An expensive and hotly contested battle for control of the Minnesota Legislature came to a head Tuesday, with the outcome of a handful of legislative races expected to shape state politics for the next decade.

The final split in both chambers remained in flux late Tuesday, with a number of competitive races across the state too close to call hours after polls closed.

While all 201 state legislative seats were on the ballot this year, the fight was focused on fewer than a dozen competitive seats likely to determine majority control in the state Senate, where Republicans hold a narrow 35-32 advantage. Democrats were defending a 16-seat edge in the state House.

Results in those closely watched races trickled in Tuesday. But with many seats in play on both sides and ballots still being counted, legislative leaders braced for a late night.

"We're telling people to be patient, to just wait and see how the system plays out," state Sen. Melisa Lopez Franzen, DFL-Edina, told reporters Tuesday.

The results in a handful of those competitive races, some of which could come down to hundreds of votes, will determine whether state government remains politically divided as it is now or fully controlled by Democrats.

The outcome will likely have significant implications for state policy, as DFL Gov. Tim Walz and the Legislature prepare to tackle a budget deficit, the pandemic and the redrawing of the state's political maps. The fate of issues such as marijuana legalization, school funding and tax policy hang in the balance.

Given the stakes, campaigns, political parties and outside groups have dedicated tens of millions of dollars in campaign cash to state races. The spending is on track to exceed the $30 million spent in 2016, the last time the entire Legislature was on the ballot. The latest campaign finance reports, filed in late October, showed DFL-aligned groups outspending GOP rivals by significant margins.

Democrats' hopes for winning a majority in the Senate were pinned on securing a net gain of two seats or more. Some of the most heated races played out across the suburbs, where polling and 2018 state House races have showed President Donald Trump and other Republicans losing ground.

Democrat Ann Johnson Stewart defeated Republican Greg Pulles to pick up one such seat in the western suburbs. Stewart carried the district, which was left open by the retirement of GOP Sen. Paul Anderson, by about 18 points.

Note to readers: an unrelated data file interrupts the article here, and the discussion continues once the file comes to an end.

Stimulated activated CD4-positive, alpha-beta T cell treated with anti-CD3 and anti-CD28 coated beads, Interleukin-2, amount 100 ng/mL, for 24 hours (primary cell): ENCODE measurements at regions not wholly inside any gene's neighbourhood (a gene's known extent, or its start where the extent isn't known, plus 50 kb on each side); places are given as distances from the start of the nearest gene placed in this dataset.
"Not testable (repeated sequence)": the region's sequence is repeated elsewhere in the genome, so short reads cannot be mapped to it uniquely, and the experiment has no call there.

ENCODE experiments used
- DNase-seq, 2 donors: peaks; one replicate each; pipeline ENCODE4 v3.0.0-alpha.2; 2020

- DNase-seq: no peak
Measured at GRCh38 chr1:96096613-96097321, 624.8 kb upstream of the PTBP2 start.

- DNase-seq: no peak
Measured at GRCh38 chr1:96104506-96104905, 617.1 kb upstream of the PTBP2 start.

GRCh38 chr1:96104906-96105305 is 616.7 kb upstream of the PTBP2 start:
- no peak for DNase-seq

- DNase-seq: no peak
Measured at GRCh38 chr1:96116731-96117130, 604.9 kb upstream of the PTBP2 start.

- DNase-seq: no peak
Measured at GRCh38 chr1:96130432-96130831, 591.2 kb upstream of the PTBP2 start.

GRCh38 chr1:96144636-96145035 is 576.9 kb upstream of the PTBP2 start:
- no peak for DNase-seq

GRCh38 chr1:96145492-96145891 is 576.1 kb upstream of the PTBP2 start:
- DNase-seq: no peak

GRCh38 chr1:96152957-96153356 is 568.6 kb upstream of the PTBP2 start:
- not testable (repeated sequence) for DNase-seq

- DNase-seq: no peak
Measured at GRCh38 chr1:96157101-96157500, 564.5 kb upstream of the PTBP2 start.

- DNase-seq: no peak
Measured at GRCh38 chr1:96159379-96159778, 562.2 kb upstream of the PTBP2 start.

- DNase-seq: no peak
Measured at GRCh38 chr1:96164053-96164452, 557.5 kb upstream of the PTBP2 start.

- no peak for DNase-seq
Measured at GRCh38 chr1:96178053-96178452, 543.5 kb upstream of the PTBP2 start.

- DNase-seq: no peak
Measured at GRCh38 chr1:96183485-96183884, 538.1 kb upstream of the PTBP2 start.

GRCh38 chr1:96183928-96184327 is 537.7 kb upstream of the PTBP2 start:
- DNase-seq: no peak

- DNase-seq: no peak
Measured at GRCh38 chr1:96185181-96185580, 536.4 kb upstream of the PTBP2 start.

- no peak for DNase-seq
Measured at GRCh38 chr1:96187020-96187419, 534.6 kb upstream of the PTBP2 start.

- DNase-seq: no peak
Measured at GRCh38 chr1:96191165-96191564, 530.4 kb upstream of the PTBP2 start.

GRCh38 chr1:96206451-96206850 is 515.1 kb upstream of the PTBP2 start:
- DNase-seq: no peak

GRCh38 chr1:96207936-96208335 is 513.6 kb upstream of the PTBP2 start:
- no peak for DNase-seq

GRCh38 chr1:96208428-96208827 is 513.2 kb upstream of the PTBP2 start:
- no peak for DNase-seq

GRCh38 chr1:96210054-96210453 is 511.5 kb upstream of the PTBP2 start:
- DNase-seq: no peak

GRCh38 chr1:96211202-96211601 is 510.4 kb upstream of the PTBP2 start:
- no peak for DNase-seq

In another hard-fought suburban seat, Sen. Warren Limmer, R-Maple Grove, led Democrat Bonnie Westlin by about 1,000 votes late Tuesday night.

Senate Republicans were on offense, too. DFL Sen. Matt Little of Lakeville trailed challenger Zach Duckworth by a double-digit margin with about 80% of precincts reporting Tuesday night, although many ballots were still being counted.

In southern Minnesota, Republicans also posted an early lead over DFL Sen. Dan Sparks of Austin.

Wins by Republicans in those districts would mean Democrats would need to flip even more seats to secure a majority.

In the House, Republicans would need to win nine seats to overcome the DFL's margin. Republicans had targeted DFL incumbents running in districts Trump won in 2016 as they tried to recapture some suburban swing seats the DFL picked up in the 2018 midterms.

One of those suburban freshmen, DFL Rep. Kelly Morrison of Deephaven, appeared poised to hold off a challenge from Republican Andrew Myers on Tuesday. With 100% of precincts reporting, Morrison led by about 300 votes.

The caucus also hoped to see gains in greater Minnesota by unseating rural Democrats.

Republican challengers posted early leads in at least two of those seats Tuesday night, according to initial returns. But the contests remained too close to call as of 10:30 p.m.

House Democrats hoped to expand their majority, or stem other losses, with challenges against Republican legislators running in districts trending the DFL's way. Several of those GOP incumbents appeared poised for victory Tuesday.

While the outcome of the legislative contests will shape Minnesota state policy, campaigns largely focused on messages trumpeted by the top of the ticket.

Republicans echoed Trump on law and order while Democrats emphasized health care and the need to control the coronavirus pandemic.

The top of the ticket was expected to affect the contests in other ways, too.

Senate Majority Leader Paul Gazelka, R-East Gull Lake, said a close race between Trump and Democratic nominee Joe Biden would increase the odds of holding a Senate majority. A big win by Biden, however, is favorable for a DFL takeover. Biden was declared the winner in Minnesota, with 53% of the vote to Trump's 45% late Tuesday.

Staff writer Jessie Van Berkel contributed to this report.